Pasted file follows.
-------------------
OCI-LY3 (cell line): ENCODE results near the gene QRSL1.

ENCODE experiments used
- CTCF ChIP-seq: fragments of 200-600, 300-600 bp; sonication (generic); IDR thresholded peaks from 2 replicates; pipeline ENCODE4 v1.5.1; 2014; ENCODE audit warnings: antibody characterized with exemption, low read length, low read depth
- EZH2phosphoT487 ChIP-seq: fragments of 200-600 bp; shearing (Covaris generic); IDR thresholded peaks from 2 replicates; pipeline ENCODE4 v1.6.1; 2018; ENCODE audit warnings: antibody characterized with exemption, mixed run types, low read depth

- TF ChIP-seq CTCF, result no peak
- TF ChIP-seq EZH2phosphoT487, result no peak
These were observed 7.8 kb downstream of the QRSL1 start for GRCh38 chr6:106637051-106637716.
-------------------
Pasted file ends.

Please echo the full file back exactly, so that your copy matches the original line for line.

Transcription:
OCI-LY3 (cell line): ENCODE results near the gene QRSL1.

ENCODE experiments used
- CTCF ChIP-seq: fragments of 200-600, 300-600 bp; sonication (generic); IDR thresholded peaks from 2 replicates; pipeline ENCODE4 v1.5.1; 2014; ENCODE audit warnings: antibody characterized with exemption, low read length, low read depth
- EZH2phosphoT487 ChIP-seq: fragments of 200-600 bp; shearing (Covaris generic); IDR thresholded peaks from 2 replicates; pipeline ENCODE4 v1.6.1; 2018; ENCODE audit warnings: antibody characterized with exemption, mixed run types, low read depth

- TF ChIP-seq CTCF, result no peak
- TF ChIP-seq EZH2phosphoT487, result no peak
These were observed 7.8 kb downstream of the QRSL1 start for GRCh38 chr6:106637051-106637716.